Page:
3. “The claim of a massive black presence in southern armies is meant to accomplish something else as well: to demonstrate once and for all that the Confederacy did not stand and did not fight for slavery.  After all, the neo-Confederates ask, would so many blacks have so enthusiastically supported a war effort that was defined by such a goal?”  For many neo-Confederates this is a wonderful example of the split between the preservation of memory and critical historical analysis.  I will not belabor the point here except to suggest that scholarship over the past 30 years has demonstrated (and continues to show) the complex ways in which slavery shaped the nation and especially the South in the years leading up to and through the Civil War.  Perhaps what is needed is a distinction between why any one individual fought in the war and the reasons behind secession and the creation of the Confederate States of America. (190)

4. “The Black Confederates campaign also aims to reinforce a particular view of the postwar Reconstruction years.  Just as abolitionists are to blame for slavery’s survival into the 1860′s, so the North bears responsibility for subsequent conflicts between southern whites and blacks–and even for legalized segregation and Ku Klux Klan terror.” (193)

I would like to see proponents of the Black Confederate interpretation to address two issues.  The first is one that Levine raises and the second stems from my research on the Crater.  Levine clearly demonstrates the difficulties that General Patrick Cleburne and others who attempted to convince the government to recruit (on a limited basis) blacks into Confederate armies.  Almost no one, including Jefferson Davis, believed that this was a good idea.  In fact many argued that it would be a fatal blow to the Confederacy, including Howell Cobb who concluded that “If slaves make good soldiers our whole theory of slavery is wrong.”  I refer the reader to Levine’s chapters on this subject.  His analysis of the debate from December 1863, when Cleburne first proposed the idea, to the end of the war is well documented and provides a thorough analysis.

The other issue that I would like to see addressed is the reaction of Confederate soldiers to the presence of black Union soldiers at the Crater.  As I’ve shown in a number of publications (check out my recent article, “The Earth Seemed to Tremble” in America’s Civil War [May 2006]) white Southerners were not simply outraged that the Federal commanders had unleashed U.S.C.T.’s on the battlefield.  They were just as concerned about what it meant – nothing less than a leveling of their society.  Many soldiers understood and wrote clearly about their fears of what losing the war would mean to the racial hierarchy of the South.  It is not surprising then that during the postwar years, and increasingly during the Jim Crow era, white Southerners would distance themselves from the memory of black Federal soldiers in their public commemorations of the Crater.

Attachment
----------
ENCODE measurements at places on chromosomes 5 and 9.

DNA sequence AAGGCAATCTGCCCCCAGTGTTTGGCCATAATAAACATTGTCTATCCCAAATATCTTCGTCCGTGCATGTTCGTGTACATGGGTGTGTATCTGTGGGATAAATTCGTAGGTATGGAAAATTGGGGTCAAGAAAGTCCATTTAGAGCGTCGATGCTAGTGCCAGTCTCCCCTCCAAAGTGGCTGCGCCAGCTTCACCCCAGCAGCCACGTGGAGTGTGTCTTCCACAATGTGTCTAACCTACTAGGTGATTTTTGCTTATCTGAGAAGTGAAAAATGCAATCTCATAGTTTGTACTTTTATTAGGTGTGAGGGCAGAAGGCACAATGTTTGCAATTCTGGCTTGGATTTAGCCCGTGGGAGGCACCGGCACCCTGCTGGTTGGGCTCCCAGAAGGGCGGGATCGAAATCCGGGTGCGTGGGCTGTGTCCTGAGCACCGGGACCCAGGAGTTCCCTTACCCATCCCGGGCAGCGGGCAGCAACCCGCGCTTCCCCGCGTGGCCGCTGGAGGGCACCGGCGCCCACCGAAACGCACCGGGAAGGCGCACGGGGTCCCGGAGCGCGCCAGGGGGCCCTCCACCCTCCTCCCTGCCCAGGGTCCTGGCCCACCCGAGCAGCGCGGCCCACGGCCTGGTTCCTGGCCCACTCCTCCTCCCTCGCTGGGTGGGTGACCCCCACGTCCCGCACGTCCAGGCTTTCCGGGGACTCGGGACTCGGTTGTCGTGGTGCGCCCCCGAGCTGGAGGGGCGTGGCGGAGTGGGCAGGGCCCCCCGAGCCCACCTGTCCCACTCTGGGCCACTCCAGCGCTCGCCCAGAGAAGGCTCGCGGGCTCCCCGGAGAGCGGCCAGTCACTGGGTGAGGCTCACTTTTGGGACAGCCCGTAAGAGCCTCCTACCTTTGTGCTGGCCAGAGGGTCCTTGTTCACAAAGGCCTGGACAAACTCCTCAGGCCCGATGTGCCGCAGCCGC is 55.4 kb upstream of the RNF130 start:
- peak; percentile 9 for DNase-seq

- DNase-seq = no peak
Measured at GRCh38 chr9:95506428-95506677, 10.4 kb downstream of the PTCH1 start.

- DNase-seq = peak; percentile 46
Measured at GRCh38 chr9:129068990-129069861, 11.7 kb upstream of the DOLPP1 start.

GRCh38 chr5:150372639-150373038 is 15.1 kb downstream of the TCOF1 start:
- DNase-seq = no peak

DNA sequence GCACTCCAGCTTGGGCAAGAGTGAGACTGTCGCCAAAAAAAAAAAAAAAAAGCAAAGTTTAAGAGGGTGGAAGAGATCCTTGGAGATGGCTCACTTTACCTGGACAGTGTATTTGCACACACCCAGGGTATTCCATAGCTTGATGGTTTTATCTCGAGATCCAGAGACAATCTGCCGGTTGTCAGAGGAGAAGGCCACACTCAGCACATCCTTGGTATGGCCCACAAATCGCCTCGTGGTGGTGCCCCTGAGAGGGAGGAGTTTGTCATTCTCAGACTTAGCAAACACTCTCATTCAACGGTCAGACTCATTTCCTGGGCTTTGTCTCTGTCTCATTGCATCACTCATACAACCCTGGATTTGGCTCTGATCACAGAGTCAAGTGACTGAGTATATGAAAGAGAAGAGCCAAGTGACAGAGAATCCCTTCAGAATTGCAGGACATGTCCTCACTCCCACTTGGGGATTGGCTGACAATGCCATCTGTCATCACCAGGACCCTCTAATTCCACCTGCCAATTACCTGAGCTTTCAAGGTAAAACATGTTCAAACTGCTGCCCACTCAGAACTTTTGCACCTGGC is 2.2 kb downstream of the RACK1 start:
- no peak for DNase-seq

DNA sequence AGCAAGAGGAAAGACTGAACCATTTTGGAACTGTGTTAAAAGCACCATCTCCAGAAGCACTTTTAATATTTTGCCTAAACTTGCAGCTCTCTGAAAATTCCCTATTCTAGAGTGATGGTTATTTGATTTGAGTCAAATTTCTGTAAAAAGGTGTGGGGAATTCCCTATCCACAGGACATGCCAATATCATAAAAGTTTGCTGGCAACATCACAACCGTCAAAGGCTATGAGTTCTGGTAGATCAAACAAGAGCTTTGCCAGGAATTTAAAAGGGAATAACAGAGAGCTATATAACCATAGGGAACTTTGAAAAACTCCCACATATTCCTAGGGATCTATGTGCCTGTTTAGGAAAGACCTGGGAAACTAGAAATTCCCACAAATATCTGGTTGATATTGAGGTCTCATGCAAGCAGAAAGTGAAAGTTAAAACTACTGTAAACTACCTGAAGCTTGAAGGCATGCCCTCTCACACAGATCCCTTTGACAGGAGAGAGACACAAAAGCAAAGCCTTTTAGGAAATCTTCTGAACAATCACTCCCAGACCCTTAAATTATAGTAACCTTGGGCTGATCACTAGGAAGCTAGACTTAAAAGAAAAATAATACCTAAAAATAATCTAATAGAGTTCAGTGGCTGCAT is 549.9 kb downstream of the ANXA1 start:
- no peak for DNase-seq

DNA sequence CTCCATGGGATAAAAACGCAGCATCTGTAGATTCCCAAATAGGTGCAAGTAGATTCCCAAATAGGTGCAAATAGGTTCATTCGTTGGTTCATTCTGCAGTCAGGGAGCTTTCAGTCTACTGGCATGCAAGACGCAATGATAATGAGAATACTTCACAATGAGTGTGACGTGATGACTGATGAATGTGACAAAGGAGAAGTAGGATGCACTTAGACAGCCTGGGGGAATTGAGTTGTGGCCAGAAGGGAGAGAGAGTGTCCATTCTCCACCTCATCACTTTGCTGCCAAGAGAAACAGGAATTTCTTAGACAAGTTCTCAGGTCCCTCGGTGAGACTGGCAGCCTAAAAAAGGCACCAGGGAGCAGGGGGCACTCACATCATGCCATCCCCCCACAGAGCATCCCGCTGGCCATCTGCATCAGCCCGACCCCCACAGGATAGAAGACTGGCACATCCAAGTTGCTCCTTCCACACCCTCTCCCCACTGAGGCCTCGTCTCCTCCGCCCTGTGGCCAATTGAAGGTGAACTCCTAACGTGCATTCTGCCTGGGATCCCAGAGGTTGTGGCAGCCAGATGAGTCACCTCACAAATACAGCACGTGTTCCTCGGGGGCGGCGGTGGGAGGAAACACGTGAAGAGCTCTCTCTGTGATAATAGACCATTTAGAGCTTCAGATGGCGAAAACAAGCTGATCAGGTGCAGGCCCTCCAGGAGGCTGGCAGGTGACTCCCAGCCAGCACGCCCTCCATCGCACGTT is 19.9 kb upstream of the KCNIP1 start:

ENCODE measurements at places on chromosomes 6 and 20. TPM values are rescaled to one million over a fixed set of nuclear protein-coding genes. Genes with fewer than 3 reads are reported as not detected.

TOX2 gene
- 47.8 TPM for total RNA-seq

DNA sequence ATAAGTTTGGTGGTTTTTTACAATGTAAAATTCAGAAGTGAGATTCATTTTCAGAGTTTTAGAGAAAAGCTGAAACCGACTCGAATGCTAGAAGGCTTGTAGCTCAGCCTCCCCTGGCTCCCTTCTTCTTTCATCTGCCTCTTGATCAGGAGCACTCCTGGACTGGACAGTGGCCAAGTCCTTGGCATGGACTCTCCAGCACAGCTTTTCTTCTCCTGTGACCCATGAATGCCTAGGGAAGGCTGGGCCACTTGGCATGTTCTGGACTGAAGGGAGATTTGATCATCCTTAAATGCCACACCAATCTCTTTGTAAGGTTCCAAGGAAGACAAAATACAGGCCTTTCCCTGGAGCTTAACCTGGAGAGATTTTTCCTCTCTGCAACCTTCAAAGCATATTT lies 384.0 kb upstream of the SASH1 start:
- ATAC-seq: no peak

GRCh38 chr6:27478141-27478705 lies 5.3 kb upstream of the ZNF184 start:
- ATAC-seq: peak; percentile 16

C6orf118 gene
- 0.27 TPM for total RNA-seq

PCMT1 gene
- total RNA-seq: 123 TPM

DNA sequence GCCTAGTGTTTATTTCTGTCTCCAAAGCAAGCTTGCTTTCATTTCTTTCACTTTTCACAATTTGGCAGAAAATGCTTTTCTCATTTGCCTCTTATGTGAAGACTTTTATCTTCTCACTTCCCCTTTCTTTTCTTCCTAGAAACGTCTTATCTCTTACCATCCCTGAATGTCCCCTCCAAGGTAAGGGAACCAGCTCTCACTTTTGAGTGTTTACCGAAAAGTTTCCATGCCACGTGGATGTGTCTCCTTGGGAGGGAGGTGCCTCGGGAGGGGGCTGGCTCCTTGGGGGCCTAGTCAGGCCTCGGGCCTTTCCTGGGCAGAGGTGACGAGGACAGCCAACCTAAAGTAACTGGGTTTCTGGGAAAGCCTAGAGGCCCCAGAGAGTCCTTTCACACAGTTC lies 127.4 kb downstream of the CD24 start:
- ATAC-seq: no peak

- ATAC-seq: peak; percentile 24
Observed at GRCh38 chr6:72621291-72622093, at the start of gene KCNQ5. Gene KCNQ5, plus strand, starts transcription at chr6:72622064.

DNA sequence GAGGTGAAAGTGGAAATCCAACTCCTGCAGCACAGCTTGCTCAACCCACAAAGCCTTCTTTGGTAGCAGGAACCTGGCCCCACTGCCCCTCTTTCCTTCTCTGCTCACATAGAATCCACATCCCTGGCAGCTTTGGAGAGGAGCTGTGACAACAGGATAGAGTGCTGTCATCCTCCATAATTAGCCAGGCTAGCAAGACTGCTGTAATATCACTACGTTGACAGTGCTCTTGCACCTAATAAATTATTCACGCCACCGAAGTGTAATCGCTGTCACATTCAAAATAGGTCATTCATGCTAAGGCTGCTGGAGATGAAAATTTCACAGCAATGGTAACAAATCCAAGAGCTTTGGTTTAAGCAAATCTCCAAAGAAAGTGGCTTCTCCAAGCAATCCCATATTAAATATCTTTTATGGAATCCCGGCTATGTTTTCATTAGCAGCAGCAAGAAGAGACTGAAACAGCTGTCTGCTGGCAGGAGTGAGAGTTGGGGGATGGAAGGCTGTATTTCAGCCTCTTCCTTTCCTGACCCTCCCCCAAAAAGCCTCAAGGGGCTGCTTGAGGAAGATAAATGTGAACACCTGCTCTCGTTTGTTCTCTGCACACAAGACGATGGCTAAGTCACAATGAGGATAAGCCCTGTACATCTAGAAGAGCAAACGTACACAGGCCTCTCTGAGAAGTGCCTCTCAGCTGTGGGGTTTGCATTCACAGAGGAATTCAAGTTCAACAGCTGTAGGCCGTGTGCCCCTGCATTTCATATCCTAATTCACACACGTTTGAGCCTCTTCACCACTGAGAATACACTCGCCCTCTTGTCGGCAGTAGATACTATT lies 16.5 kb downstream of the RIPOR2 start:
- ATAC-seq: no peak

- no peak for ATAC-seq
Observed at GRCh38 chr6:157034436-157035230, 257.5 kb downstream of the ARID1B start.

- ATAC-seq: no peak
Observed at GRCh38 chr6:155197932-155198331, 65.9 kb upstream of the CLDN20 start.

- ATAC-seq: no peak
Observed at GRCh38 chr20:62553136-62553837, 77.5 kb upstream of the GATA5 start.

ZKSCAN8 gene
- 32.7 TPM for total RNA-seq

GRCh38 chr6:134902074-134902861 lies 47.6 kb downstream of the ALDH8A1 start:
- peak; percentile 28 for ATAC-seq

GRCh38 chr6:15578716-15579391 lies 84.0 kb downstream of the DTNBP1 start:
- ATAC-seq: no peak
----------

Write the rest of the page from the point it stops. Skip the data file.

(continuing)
Previous posts: Black Confederates, Black Confederates – Part 2, Eric Foner on Black Confederates, Black Confederates, Part 3, Blight on Levine.

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Dimitri’s Imaginary Lost Cause

Uncategorized

I’ve been reading Dimitri’s so-called analysis of historians who concentrate on interpreting the evolution of the Lost Cause movement and I find it humorous at best.  I say this as someone who has published more than one article on the Lost Cause in well-regarded academic journals and who is familiar with the historiography.  In both Part 1 and Part 2 the reader is introduced to the as-yet-to-be-defined "centennialist school" and commentators such as the writer Eric Hobsbawm and the philosopher Karl Popper.  Unfortunately, nowhere does the reader get an example from the literature or the historians who concentrate on this particular area of Civil War history.  Instead we get the following jibberish:

A close reading of the attacks on Lost Cause beliefs suggest a consistently
Hobsbawmian approach. The LC is seen as a manipulation; it apparently represents
the conscious invention of traditions; it offers a calculated shading of
history-as-truth; it seems intended to serve an alibi function for the modern
white South, etc. These are the commonest lines of argument one sees in anti-LC
polemic. I’m not suggesting that our critics of the LC are Hobsbawm readers but
rather that they are manifesting a universal analytic tendency toward conspiracy
theory.